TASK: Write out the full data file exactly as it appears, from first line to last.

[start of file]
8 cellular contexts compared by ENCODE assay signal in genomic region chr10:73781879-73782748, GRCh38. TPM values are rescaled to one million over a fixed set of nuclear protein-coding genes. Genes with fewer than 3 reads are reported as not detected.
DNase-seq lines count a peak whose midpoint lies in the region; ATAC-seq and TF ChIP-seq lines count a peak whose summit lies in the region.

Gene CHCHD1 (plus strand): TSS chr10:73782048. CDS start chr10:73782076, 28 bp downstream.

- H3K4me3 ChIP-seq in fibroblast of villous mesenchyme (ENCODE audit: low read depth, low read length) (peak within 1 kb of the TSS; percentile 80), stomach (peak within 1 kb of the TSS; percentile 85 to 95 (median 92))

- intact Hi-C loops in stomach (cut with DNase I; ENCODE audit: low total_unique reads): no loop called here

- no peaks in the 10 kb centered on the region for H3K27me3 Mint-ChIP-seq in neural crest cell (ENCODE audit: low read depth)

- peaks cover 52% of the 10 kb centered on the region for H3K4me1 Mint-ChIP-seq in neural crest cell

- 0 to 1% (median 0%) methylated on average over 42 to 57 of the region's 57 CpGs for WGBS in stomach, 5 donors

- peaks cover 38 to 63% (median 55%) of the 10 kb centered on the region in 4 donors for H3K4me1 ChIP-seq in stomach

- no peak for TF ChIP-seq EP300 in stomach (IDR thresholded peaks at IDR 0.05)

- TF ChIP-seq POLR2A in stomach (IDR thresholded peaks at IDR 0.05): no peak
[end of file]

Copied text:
8 cellular contexts compared by ENCODE assay signal in genomic region chr10:73781879-73782748, GRCh38. TPM values are rescaled to one million over a fixed set of nuclear protein-coding genes. Genes with fewer than 3 reads are reported as not detected.
DNase-seq lines count a peak whose midpoint lies in the region; ATAC-seq and TF ChIP-seq lines count a peak whose summit lies in the region.

Gene CHCHD1 (plus strand): TSS chr10:73782048. CDS start chr10:73782076, 28 bp downstream.

- H3K4me3 ChIP-seq in fibroblast of villous mesenchyme (ENCODE audit: low read depth, low read length) (peak within 1 kb of the TSS; percentile 80), stomach (peak within 1 kb of the TSS; percentile 85 to 95 (median 92))

- intact Hi-C loops in stomach (cut with DNase I; ENCODE audit: low total_unique reads): no loop called here

- no peaks in the 10 kb centered on the region for H3K27me3 Mint-ChIP-seq in neural crest cell (ENCODE audit: low read depth)

- peaks cover 52% of the 10 kb centered on the region for H3K4me1 Mint-ChIP-seq in neural crest cell

- 0 to 1% (median 0%) methylated on average over 42 to 57 of the region's 57 CpGs for WGBS in stomach, 5 donors

- peaks cover 38 to 63% (median 55%) of the 10 kb centered on the region in 4 donors for H3K4me1 ChIP-seq in stomach

- no peak for TF ChIP-seq EP300 in stomach (IDR thresholded peaks at IDR 0.05)

- TF ChIP-seq POLR2A in stomach (IDR thresholded peaks at IDR 0.05): no peak